Queer letters and alien hands

Thanet Advertiser, 29 April 1916, 5

The above facsimile letter was published in the Ramsgate Thanet Advertiser on 29 April 1916. It reads:

April 7th. The writer of the first 'German messages' has been absent from Ramsgate some time now, so the 'Alien’s post-card' is by another hand. If I did not fear prosecution for "failing to register an alien," I could give the police his address to find him, as he is due to return this Wedy. here. The enclosed I found in his overcoat pocket the night before the raid (after he left here on 18th ult.)
To the Editor.((Thanet Advertiser (Ramsgate), 29 April 1916, 5.))

The enclosure referred to was a second letter, 'another foreign missive, addressed to “Herr Chaney, Burgomeister von Ramsgate.” It states that the Zeppelins have a nightly victory and contains some abusive epithets'.((Ibid., 22 April 1916, 2.))

This story began a few months earlier, when 'In a South-east Coast town' (which I think has to be Ramsgate) 'mysterious chalkings in Prussian blue have been discovered' on the outside of buildings, including German phrases for 'Beware, Aircraft Murder', 'Prussian Eagle over all', 'Long Live the Kaiser', and 'William, King of England'.((Northern Daily Mail (Hartlepool), 3 March 1916, 3.))

On 5 March (I assume), the phrase 'ZEPPELIN ATTACK – MARCH 5!!' was found chalked on Ramsgate Public Library, while on the day after the following was written in front St. George's Church 'in gigantic letters over the space of one hundred yards' (presumably on the ground):


And to top it off, the 'now familiar scrawl' was found on 'municipal buildings': 'WILLIAM, KING OF ENGLAND'.((Liverpool Echo, 7 March 1916, 4.))

A day or so later the mayor of Ramsgate returned from a 'busy' trip to London 'to interview the authorities concerning air-raid defensive measures', only to find in his in-tray a postcard (without a stamp but bearing a Ramsgate postmark) 'containing a message written in German script'. It carried the message

William King of England.
His birthplace must be the place for him.
William the Emperor of England.

This was said to be 'in keeping with the German writings which have recently defaced the walls of public buildings and the streets of Ramsgate'.((Thanet Advertiser (Ramsgate), 8 March 1916, 5.)) These kinds of messages were still being found late in April, now spreading to the Town Hall itself.((Ibid., 22 April 1916, 2.))

There then followed the letters to the Thanet Advertiser above. While the non-reproduced letter, was in German and so presumed to be written by a German, the one by Veritas was in handwriting which 'indicates that the the writer is evidently a foreigner, the crossing of the figure 7 being characteristic of Continental penmanship'. But whether it was 'French, Belgian, German or Austrian' was unclear. While the graffiti artist or artists were said to be practical jokers, the mayor assured Veritas, through the press and posters, that if they came forward to report what they knew they would not fall foul of any laws regarding the reporting of enemy aliens.((Ibid., 22 April 1916, 2.)) The only response seems to have been another German letter stating 'WILLIAM, KING OF ENGLAND. HIS EMPIRE MUST BE LARGER!'((Evening Despatch, 2 May 1916, 3.)) Several weeks later a final letter by, or at least about, Veritas, was received, claiming that 'Veritas is silenced for all', along with a dubious story about having passed on information about enemy aliens in Ramsgate in a covert meeting with a police officer (which the police denied had taken place).((Thanet Advertiser, 15 May 1916, 3.))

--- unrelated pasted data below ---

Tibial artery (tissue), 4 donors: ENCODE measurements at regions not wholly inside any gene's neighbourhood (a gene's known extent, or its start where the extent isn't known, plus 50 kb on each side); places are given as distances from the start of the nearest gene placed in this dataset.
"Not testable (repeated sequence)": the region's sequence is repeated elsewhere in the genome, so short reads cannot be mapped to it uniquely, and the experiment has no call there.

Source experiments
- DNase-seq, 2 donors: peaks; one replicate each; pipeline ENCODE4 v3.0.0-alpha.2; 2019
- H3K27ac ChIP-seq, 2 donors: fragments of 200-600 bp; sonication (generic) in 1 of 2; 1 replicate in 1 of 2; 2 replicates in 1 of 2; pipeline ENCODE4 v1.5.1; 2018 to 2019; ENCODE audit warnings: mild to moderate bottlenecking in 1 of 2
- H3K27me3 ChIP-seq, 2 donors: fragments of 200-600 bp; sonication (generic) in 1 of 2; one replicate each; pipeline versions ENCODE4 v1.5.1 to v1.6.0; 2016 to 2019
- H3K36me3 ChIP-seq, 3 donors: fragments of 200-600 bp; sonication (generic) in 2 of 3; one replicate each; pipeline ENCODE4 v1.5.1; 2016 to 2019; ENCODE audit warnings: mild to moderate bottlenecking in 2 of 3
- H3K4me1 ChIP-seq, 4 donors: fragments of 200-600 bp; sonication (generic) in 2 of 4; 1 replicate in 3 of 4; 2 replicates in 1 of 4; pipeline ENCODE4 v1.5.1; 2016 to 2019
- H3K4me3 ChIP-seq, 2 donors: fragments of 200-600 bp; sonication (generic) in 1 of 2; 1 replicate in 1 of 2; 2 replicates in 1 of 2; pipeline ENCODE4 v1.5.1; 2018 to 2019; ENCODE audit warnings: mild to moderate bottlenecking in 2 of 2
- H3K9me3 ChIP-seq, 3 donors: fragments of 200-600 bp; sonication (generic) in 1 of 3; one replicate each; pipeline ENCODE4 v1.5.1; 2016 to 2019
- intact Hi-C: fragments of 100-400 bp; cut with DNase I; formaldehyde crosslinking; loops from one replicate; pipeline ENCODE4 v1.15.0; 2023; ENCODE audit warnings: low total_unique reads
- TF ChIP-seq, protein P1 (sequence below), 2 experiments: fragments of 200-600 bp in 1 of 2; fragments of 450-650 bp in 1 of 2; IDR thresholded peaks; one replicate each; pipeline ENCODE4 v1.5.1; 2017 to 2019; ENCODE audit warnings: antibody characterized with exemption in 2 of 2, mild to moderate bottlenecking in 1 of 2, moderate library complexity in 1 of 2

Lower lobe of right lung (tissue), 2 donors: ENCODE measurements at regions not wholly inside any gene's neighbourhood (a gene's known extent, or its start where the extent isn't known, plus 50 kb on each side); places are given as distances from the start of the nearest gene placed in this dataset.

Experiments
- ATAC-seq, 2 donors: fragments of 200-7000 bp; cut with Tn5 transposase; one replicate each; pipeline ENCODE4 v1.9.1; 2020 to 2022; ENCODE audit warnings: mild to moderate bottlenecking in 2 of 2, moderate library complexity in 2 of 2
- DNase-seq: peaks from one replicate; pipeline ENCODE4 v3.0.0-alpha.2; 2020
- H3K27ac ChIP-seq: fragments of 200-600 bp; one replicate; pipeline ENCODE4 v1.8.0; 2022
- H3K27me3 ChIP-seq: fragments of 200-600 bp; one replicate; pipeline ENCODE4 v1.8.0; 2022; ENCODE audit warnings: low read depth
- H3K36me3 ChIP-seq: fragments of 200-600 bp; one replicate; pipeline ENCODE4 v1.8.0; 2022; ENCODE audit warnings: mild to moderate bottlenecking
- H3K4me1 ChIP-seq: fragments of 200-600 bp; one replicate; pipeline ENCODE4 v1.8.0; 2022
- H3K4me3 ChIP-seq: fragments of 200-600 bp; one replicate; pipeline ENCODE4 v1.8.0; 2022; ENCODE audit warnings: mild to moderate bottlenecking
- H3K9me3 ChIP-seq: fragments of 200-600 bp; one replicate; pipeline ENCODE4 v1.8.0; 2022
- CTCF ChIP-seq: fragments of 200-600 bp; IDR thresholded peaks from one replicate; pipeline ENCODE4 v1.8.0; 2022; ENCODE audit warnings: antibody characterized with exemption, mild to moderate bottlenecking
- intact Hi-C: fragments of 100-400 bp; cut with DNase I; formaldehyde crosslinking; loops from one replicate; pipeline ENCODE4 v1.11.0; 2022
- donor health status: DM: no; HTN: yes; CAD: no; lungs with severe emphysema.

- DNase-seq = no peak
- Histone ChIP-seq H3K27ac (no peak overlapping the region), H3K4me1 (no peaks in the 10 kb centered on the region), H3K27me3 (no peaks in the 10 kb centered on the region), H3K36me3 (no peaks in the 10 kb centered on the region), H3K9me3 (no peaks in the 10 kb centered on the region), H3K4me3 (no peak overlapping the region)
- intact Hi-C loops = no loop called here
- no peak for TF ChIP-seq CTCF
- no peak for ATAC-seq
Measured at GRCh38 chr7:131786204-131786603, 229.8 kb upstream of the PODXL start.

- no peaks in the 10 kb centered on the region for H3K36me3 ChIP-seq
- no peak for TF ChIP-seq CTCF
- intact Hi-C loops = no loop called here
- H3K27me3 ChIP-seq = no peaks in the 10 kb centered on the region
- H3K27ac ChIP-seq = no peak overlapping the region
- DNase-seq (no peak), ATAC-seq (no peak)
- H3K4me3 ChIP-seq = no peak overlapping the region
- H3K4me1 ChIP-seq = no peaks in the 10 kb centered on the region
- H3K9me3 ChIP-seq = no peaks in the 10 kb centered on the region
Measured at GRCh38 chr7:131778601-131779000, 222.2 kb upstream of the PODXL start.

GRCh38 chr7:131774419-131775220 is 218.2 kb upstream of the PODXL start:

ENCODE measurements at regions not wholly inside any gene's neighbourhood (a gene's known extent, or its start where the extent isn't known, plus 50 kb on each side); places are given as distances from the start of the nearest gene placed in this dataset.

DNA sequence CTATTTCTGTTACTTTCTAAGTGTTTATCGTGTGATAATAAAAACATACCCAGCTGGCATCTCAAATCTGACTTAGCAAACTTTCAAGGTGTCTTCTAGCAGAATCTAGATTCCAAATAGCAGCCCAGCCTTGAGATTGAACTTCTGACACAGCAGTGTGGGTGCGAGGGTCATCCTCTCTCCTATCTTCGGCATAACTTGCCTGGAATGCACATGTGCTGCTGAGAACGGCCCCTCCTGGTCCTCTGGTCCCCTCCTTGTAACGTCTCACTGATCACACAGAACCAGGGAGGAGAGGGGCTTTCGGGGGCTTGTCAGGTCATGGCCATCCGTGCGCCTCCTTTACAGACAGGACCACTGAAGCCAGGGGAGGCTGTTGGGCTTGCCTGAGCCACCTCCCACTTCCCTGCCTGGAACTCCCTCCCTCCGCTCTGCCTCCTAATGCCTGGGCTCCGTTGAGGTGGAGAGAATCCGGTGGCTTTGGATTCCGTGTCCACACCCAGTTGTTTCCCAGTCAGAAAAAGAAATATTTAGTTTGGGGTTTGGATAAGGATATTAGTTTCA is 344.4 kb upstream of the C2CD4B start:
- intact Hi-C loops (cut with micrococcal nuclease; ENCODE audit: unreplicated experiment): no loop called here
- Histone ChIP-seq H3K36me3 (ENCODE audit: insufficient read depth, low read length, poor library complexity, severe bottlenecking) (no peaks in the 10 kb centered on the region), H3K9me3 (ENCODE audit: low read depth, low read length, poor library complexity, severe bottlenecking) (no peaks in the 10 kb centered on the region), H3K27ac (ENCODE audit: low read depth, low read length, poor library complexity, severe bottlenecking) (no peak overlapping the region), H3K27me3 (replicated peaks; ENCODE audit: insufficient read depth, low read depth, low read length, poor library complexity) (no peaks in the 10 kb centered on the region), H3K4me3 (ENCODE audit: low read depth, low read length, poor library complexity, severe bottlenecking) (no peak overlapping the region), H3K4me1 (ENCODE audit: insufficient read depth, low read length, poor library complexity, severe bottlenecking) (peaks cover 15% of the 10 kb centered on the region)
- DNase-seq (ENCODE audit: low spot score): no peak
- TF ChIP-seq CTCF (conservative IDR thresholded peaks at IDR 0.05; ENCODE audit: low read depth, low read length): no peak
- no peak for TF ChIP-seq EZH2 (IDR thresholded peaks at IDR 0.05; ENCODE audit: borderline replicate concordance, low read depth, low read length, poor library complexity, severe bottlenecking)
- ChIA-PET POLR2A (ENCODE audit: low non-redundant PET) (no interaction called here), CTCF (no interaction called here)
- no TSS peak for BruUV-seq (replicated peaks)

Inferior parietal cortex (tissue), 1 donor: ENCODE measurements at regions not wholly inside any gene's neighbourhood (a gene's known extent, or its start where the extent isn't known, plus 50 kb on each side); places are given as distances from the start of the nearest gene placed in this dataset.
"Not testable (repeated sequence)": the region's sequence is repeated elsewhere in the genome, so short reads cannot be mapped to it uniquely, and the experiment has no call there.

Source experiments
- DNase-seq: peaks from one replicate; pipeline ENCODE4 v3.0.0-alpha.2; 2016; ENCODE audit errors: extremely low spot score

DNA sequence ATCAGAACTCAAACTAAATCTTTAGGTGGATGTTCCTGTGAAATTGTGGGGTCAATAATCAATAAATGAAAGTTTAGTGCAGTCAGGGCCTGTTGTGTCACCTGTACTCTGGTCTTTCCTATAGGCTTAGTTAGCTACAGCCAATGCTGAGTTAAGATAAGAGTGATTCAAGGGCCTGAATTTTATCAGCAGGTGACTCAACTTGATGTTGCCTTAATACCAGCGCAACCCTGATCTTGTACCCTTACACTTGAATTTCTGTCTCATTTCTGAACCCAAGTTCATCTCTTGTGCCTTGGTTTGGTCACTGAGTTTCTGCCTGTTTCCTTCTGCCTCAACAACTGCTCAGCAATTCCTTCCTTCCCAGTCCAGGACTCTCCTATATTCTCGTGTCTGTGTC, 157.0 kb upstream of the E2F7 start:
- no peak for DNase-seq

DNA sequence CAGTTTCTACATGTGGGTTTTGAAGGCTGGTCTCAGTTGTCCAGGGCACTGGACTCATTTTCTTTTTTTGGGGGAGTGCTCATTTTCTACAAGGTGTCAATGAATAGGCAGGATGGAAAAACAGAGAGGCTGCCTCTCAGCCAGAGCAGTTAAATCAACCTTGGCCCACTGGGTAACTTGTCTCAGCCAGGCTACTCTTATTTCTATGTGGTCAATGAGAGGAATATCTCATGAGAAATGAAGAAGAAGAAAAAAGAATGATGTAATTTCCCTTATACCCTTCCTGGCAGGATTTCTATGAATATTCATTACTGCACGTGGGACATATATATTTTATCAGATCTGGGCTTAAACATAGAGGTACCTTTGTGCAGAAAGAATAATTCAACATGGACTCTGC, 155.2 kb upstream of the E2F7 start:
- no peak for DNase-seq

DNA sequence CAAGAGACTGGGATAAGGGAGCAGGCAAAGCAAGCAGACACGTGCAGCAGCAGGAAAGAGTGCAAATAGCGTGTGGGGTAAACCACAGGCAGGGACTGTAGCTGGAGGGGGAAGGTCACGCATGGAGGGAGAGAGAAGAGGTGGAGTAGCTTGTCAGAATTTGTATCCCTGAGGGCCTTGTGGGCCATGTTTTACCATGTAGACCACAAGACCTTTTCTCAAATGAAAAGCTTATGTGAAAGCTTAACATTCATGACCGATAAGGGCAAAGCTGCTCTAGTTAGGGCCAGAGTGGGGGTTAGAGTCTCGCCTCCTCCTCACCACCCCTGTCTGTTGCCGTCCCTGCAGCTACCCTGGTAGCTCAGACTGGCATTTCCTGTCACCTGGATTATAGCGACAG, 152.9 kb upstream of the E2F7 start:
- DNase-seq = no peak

So what's all this about? Ramsgate was relatively exposed to air raids, sitting as it does on the tip of Kent jutting out into the North Sea. In fact, it was close enough to the Continent to be easily reachable by German bombers without the need for Zeppelins. After a Zeppelin raid in May the previous year, it had a very near miss from a daylight aeroplane raid on 9 February 1916 (so near that people in Ramsgate could see the crosses on the wings), and then another daytime raid on 19 March killed six people, including four children on their way to Sunday school. The graffiti writer's warning of a Zeppelin raid on 5 March was therefore incorrect, if it was meant to be for Ramsgate specifically. But there was a raid that night, and a Zeppelin did cross Kent on its way back to base, dropping bombs harmlessly near Minster-in-Sheppey.

Nevertheless, as the Advertiser suggested, 'The queer letters in an alien hand which are circulating in Ramsgate are irritating, but it is unlikely that they bear any more important significance [...] Possibly it is a case of the practical joker in his worst guise, for no moment could be worse chosen than the anxious time which most people are now experiencing'.((Ibid., 29 April 1916, 2.)) I think it's pretty likely that it was not an actual German who was responsible, or at least, if it was, it was one with a sense of humour. The last 'German' letter received – now said to be in handwriting 'not at all characteristic of Teutonic origin' – told 'the stupid English to go on sleeping until The Day'.((Ibid., 29 April 1916, 5.)) That is, der Tag of the fevered dreams of Le Queux and his fellow scaremongers who were forever warning that every German man in Britain was waiting for their Emperor to launch the invasion that would bring every Englishman's home under the heel of Prussian jackboot (I can do this all day, but perhaps shouldn't). More likely it was somebody trying to fan the flames of Germanophobia, and/or perhaps increase fear of air raids. Either way, we can see some undermining of British pluck going on here.

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